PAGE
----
It is possible to sell a depreciated investment that you still want in your portfolio by investing the proceeds from the sale in another asset that is not “substantially identical” (as defined by the IRS), then selling it and buying back the original investment more than 30 days after the sale date. If you repurchase the investment too soon or invest in something the IRS deems substantially identical to the original security, such as a call option on it, the IRS “wash sale” rule will generally disallow the loss deduction. There’s also a risk that the substitute investment you buy will increase in value during the 30-day waiting period, and you’ll realize a short-term gain if you sell it. On the other hand, if the substitute does not rise in price over the 31-plus-day period, but the original asset does, you may miss out on some of the gain.
If you want to maintain exposure to the industry covered by the stock you held at a loss, you might consider substituting an exchange-traded fund (ETF) that targets that industry, after making a tax-loss harvest sale. Read Viewpoints: “Tax-loss harvesting using ETFs.”
What to do now—and next year
If you plan to implement a tax-loss harvesting strategy to offset a portion of your gains, be sure to research your records carefully on any asset you are considering selling. You’ll want to be certain about the cost basis (the price you paid to purchase a security plus any additional costs, such as broker’s fees or commissions) of your depreciated investments—which determines the extent of your loss—before you make your move. To check the amount of capital gains and losses in your nonretirement Fidelity accounts—and determine whether they’re short term or long term—use our tax loss harvesting tool (login required).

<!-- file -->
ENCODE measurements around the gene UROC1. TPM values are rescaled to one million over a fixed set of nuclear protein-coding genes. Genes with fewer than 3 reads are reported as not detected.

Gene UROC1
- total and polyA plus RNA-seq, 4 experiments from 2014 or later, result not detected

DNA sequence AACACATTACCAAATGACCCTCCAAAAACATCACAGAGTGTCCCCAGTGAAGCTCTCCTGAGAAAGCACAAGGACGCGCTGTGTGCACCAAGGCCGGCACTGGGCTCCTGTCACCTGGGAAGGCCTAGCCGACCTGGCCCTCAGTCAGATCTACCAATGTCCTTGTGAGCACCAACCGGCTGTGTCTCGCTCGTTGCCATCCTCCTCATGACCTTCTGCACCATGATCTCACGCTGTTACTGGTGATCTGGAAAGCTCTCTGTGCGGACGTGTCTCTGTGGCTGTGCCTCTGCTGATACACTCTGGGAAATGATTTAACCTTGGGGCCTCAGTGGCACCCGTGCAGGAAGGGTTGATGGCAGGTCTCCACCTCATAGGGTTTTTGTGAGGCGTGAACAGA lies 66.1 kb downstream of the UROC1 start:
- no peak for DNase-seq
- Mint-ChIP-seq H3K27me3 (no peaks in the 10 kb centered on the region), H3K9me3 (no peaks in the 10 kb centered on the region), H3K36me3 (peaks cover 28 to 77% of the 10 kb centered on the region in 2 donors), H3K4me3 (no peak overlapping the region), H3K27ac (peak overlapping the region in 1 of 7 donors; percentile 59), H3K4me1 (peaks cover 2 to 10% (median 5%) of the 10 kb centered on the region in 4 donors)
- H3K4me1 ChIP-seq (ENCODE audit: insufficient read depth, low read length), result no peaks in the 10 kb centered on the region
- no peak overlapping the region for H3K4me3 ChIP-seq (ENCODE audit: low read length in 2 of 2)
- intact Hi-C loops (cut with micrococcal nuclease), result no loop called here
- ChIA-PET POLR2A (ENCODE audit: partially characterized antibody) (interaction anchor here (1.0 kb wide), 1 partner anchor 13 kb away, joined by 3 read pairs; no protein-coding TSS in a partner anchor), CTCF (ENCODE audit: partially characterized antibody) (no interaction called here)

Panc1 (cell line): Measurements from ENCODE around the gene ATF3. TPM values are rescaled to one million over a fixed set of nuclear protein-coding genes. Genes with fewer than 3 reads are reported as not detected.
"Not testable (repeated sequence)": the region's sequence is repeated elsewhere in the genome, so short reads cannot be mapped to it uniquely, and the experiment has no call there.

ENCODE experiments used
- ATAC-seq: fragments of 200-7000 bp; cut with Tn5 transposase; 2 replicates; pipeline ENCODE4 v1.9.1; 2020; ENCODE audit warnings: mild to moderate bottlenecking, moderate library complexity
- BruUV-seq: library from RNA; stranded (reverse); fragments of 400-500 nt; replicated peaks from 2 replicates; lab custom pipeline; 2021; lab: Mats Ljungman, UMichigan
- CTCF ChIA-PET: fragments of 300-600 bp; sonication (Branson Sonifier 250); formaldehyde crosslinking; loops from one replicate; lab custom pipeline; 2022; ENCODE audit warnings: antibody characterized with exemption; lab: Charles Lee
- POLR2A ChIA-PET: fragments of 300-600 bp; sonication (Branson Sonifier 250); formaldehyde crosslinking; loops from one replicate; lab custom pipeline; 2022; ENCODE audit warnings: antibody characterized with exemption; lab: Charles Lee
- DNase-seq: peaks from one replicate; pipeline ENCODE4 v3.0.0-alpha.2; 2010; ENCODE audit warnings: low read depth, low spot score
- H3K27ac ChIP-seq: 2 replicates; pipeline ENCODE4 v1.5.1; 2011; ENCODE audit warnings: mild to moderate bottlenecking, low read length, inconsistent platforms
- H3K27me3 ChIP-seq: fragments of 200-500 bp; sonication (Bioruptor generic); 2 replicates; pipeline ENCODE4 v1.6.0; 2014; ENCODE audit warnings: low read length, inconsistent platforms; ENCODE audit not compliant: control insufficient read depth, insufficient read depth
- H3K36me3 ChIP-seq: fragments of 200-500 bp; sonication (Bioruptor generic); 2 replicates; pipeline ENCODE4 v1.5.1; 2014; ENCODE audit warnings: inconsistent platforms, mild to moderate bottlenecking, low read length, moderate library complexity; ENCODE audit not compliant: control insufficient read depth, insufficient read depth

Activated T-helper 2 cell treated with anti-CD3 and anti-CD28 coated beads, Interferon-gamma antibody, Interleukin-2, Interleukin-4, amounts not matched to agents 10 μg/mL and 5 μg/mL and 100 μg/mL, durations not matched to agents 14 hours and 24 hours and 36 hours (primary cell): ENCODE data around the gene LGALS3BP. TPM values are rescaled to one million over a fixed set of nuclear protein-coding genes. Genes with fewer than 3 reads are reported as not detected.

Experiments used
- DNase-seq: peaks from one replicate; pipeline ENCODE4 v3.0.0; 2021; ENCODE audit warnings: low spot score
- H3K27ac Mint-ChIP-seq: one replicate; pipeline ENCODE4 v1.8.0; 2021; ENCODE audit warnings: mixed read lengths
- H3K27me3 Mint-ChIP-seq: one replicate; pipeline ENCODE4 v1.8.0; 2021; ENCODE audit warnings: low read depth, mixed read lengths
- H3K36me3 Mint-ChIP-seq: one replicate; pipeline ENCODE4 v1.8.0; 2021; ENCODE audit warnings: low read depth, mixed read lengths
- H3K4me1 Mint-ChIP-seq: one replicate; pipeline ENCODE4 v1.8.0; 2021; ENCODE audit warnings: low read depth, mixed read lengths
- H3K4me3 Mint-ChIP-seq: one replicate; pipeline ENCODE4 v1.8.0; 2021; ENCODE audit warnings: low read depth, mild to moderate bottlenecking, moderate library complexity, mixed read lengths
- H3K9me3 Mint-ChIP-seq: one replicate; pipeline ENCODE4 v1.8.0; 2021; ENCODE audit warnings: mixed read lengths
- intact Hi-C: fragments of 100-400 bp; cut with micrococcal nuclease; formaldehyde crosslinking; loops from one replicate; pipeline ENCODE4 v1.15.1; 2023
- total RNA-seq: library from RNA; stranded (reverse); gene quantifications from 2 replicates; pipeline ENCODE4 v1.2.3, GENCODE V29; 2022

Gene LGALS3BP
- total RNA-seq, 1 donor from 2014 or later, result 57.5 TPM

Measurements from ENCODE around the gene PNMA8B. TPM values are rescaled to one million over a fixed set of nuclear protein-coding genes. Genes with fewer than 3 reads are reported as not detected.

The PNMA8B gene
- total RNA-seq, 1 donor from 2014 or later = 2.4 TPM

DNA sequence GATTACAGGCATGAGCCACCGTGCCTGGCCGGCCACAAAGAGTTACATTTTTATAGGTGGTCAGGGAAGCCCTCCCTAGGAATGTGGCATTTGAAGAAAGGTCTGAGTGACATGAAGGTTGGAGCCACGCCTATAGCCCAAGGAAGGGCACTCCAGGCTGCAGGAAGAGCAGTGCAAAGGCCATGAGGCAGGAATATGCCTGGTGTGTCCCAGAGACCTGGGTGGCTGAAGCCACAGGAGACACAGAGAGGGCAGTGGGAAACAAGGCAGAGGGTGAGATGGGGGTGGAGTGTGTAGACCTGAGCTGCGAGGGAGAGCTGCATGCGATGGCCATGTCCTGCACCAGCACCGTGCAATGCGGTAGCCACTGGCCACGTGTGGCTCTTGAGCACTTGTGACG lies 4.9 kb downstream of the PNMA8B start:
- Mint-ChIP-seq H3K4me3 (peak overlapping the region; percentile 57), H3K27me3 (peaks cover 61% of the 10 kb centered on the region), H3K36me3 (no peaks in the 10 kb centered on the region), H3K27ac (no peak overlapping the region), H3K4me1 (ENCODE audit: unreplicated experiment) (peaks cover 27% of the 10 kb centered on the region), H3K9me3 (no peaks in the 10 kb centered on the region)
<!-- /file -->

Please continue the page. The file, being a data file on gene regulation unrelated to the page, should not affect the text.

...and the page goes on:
Also, take some time to determine how changes in the value of your investments within your portfolio have affected your mix of investments. Routine portfolio rebalancing is recommended for keeping your portfolio aligned with your goals. It often provides an opportunity to reexamine lagging performers that could be candidates for tax-loss harvesting.
Ideally, tax planning should be a year-round activity, and that includes tax-loss harvesting. Keeping good records will help you track your cost basis and anticipate any capital gains tax liability long before the end of the year.
Also keep in mind that selling a depreciated investment that no longer has a place in your portfolio can be a good move even if you don’t anticipate having capital gains to offset it. You can use the proceeds to invest in something with better prospects that may better suit your needs. The loss can be used to lower your tax bill through reducing ordinary income by $3,000, or carried over into future years if not needed immediately.
Fidelity Brokerage Services LLC, Member NYSE, SIPC, 900 Salem Street, Smithfield, RI 02917